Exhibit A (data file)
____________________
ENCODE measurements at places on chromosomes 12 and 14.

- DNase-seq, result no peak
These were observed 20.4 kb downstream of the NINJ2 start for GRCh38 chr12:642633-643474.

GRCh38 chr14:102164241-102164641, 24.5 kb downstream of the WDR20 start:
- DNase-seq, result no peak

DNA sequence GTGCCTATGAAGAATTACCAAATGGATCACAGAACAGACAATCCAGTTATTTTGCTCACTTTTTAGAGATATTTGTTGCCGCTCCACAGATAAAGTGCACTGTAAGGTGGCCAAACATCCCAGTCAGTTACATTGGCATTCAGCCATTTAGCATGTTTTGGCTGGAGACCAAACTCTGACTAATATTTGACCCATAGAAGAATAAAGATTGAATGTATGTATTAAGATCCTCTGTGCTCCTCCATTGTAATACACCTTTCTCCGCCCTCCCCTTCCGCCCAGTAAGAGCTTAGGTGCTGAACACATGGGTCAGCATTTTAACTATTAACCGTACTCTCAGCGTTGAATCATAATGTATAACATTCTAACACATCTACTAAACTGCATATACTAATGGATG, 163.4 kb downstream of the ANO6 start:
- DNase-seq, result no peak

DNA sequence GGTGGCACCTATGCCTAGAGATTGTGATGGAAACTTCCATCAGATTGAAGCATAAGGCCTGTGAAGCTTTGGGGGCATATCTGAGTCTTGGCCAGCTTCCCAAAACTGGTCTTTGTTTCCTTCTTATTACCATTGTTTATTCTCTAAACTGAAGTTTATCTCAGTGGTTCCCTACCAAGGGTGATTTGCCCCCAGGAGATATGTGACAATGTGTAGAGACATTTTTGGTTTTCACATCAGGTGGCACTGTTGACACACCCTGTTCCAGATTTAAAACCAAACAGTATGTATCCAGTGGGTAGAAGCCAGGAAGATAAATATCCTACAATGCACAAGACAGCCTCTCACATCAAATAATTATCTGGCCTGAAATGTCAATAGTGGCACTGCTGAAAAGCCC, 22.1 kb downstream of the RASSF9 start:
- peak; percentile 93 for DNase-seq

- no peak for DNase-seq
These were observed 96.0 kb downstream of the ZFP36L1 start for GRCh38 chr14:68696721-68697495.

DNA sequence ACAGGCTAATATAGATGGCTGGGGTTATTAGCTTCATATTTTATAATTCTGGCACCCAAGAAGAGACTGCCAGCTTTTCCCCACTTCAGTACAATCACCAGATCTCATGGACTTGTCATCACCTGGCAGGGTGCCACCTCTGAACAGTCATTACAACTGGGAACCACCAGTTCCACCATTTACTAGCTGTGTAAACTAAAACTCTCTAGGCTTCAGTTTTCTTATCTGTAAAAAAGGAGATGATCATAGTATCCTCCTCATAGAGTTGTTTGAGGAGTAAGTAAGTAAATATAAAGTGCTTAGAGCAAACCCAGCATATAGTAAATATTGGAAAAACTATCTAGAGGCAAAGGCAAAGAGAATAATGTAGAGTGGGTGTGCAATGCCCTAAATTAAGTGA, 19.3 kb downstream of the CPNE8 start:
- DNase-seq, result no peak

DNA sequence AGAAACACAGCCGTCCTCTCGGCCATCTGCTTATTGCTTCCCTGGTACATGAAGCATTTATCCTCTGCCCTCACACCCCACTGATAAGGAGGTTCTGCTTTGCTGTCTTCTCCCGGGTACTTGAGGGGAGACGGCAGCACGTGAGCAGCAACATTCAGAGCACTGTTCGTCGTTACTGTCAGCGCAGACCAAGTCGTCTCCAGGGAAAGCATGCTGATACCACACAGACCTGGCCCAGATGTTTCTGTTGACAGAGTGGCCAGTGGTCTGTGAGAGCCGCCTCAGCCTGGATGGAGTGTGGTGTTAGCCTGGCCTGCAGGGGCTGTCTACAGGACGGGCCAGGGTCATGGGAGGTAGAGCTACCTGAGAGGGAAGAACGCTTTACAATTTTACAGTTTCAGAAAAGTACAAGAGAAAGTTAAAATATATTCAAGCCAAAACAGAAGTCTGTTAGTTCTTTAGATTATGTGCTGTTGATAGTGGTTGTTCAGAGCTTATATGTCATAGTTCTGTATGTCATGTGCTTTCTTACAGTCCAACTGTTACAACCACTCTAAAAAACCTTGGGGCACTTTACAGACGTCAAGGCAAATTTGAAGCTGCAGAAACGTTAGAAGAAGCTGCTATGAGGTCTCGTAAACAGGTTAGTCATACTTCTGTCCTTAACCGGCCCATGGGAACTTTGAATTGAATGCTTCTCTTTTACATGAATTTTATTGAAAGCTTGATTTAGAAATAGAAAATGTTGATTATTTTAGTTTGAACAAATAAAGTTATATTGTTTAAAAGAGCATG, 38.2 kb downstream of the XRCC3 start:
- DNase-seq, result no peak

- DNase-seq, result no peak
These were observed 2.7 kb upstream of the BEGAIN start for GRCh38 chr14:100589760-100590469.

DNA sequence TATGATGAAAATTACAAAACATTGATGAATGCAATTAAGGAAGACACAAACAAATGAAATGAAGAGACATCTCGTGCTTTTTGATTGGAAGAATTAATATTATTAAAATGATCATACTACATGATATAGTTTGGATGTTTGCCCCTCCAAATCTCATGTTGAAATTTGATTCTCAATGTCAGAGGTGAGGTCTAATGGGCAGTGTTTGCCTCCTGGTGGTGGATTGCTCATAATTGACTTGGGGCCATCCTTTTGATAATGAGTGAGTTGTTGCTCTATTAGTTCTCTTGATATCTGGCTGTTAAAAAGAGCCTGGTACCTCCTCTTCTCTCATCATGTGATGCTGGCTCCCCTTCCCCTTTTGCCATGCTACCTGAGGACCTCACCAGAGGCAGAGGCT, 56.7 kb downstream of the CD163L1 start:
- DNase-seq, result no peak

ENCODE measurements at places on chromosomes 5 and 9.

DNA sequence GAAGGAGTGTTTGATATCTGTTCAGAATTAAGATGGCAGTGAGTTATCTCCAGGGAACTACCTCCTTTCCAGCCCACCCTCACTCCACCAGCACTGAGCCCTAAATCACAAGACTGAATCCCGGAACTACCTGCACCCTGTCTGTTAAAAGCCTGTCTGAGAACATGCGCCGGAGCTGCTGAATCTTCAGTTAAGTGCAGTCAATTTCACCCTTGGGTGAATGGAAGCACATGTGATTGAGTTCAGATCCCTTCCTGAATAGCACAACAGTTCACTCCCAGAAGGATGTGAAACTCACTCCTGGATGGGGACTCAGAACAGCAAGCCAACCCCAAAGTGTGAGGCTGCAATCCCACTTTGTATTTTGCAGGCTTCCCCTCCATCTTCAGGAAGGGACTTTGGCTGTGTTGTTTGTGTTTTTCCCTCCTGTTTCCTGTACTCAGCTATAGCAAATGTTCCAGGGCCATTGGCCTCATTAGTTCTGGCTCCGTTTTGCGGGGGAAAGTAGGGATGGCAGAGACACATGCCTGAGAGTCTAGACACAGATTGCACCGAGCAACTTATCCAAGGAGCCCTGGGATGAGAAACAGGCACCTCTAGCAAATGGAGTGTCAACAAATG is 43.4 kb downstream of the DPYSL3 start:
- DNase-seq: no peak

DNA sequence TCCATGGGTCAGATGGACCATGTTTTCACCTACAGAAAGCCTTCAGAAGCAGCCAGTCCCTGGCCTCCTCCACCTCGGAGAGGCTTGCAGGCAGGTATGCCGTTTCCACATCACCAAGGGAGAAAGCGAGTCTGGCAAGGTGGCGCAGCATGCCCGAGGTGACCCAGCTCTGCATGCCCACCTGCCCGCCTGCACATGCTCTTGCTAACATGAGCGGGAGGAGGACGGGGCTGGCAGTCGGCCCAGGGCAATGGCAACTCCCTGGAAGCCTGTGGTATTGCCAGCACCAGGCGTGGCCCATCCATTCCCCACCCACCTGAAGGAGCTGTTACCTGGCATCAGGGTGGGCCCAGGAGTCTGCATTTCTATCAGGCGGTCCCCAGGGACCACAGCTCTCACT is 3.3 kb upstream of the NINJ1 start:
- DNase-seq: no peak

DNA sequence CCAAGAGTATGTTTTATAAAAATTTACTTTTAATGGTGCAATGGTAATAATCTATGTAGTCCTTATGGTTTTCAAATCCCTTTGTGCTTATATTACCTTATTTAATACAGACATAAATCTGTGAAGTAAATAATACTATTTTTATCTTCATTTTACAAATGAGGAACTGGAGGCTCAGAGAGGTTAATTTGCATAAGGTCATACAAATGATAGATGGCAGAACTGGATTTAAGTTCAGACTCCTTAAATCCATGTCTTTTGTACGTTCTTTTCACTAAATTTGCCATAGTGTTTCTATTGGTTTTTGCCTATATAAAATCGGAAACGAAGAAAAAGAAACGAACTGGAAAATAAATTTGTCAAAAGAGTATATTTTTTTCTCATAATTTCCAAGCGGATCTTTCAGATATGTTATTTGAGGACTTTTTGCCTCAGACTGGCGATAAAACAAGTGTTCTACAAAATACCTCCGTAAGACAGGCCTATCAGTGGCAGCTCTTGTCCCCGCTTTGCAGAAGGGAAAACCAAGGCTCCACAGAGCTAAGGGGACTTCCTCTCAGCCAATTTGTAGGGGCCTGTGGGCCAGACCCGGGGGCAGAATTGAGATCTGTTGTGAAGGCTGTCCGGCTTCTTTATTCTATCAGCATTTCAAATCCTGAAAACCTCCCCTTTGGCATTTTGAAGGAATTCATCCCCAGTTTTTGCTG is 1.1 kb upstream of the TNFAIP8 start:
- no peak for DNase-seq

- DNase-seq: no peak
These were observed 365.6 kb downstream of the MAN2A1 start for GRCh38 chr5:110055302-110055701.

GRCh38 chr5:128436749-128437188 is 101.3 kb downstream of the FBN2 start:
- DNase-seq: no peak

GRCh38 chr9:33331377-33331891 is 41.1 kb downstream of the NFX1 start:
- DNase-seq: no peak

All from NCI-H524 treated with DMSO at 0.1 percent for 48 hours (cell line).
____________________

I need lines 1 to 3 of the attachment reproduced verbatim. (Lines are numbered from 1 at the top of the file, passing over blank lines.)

ENCODE measurements at places on chromosomes 12 and 14.

- DNase-seq, result no peak
These were observed 20.4 kb downstream of the NINJ2 start for GRCh38 chr12:642633-643474.